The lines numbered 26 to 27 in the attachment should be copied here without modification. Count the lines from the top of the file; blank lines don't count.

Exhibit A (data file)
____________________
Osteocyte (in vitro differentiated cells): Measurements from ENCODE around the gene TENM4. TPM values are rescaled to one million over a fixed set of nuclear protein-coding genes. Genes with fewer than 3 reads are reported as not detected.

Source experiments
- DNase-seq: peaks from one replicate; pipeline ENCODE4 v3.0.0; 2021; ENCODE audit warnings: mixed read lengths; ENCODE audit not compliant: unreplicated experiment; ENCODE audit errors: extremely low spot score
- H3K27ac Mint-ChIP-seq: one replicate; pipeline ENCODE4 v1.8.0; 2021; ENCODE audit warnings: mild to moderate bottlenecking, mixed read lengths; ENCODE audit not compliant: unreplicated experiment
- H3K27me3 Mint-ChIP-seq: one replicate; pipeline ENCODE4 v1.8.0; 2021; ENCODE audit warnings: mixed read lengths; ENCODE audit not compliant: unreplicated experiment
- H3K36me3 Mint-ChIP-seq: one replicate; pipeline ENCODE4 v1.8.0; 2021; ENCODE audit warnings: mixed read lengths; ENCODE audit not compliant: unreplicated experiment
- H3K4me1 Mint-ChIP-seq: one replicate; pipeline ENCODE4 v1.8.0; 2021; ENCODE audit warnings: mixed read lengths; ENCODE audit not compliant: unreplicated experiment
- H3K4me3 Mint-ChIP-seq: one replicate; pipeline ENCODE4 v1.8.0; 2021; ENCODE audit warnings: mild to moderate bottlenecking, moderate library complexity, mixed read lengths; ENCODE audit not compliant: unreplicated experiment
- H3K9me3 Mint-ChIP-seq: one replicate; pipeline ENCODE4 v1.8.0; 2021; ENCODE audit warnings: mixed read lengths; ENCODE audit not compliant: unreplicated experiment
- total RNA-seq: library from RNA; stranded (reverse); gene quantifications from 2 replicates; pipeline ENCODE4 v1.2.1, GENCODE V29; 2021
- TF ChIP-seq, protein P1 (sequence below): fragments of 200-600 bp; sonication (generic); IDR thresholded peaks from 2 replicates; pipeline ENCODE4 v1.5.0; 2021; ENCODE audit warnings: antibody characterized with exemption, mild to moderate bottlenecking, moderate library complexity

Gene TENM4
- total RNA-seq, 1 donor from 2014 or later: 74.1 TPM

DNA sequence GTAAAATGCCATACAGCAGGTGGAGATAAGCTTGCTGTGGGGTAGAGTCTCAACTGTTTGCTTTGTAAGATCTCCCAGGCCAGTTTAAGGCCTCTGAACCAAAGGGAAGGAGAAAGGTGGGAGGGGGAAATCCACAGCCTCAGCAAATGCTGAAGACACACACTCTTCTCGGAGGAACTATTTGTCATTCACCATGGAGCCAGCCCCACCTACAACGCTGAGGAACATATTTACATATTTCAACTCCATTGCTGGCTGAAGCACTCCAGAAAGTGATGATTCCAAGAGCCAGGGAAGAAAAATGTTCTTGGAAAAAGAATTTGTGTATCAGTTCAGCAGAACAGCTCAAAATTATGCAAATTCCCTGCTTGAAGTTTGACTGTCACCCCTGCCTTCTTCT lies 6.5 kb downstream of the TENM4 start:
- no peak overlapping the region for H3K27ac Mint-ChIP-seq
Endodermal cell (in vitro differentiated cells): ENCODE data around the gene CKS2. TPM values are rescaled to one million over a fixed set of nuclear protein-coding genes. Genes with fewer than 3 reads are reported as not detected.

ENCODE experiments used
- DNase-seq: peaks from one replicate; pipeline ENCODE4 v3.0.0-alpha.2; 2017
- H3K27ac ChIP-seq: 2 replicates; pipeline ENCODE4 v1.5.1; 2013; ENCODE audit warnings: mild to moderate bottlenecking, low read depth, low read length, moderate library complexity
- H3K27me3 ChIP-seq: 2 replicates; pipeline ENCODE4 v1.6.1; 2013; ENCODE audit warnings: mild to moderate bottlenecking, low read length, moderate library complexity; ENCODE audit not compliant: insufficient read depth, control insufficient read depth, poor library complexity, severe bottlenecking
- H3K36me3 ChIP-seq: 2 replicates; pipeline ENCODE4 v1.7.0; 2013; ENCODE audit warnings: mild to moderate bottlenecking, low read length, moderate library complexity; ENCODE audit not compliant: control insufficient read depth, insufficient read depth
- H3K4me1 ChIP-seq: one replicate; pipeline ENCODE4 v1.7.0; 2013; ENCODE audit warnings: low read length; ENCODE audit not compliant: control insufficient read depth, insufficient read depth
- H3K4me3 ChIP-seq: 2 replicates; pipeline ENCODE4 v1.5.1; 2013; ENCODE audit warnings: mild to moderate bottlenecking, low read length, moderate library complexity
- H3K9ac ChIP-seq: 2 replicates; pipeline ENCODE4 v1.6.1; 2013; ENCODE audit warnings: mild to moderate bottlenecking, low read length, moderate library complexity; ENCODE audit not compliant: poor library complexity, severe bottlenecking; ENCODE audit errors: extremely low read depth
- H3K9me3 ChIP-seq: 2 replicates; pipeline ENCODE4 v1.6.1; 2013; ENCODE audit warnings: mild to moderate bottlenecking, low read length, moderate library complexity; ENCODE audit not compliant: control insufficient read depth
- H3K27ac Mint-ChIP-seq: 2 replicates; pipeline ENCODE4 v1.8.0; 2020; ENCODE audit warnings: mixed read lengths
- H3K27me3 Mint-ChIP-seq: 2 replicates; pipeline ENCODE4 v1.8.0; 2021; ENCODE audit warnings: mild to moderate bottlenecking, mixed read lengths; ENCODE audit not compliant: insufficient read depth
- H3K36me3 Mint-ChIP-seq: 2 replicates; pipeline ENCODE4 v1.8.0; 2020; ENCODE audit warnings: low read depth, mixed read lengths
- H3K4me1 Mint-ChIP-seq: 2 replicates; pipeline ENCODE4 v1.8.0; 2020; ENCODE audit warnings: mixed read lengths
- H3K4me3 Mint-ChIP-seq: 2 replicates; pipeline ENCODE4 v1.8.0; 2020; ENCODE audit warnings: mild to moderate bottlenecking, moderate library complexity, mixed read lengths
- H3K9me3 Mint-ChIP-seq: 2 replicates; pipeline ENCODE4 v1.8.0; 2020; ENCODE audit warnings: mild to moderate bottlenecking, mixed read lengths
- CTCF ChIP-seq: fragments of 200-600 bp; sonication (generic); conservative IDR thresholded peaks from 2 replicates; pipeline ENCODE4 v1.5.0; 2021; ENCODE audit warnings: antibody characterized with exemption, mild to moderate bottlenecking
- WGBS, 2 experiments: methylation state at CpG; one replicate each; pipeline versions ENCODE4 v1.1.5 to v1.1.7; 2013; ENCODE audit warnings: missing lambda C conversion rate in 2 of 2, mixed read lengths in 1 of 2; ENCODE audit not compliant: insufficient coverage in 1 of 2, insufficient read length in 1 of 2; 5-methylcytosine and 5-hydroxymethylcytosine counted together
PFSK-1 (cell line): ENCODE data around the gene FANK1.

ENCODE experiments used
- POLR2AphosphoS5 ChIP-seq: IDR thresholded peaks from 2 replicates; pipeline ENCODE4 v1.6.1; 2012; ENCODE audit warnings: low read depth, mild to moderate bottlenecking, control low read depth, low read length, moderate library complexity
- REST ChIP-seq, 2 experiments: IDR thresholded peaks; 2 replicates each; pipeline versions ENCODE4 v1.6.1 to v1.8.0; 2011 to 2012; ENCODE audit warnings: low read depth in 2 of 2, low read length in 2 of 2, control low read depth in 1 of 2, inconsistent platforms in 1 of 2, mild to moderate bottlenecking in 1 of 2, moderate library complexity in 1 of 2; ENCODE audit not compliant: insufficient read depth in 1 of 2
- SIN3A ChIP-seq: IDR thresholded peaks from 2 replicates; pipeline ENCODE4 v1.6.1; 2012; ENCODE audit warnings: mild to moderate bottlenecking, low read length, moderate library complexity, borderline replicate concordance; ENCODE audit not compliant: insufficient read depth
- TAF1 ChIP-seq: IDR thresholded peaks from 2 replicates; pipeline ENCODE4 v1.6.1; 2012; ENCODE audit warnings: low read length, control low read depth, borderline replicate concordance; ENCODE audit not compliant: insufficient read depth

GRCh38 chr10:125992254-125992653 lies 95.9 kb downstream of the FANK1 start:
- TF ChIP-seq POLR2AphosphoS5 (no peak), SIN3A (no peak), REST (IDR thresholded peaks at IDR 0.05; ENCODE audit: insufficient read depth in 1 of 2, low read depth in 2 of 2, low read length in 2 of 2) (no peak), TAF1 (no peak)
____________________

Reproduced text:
- H3K27ac Mint-ChIP-seq: 2 replicates; pipeline ENCODE4 v1.8.0; 2020; ENCODE audit warnings: mixed read lengths
- H3K27me3 Mint-ChIP-seq: 2 replicates; pipeline ENCODE4 v1.8.0; 2021; ENCODE audit warnings: mild to moderate bottlenecking, mixed read lengths; ENCODE audit not compliant: insufficient read depth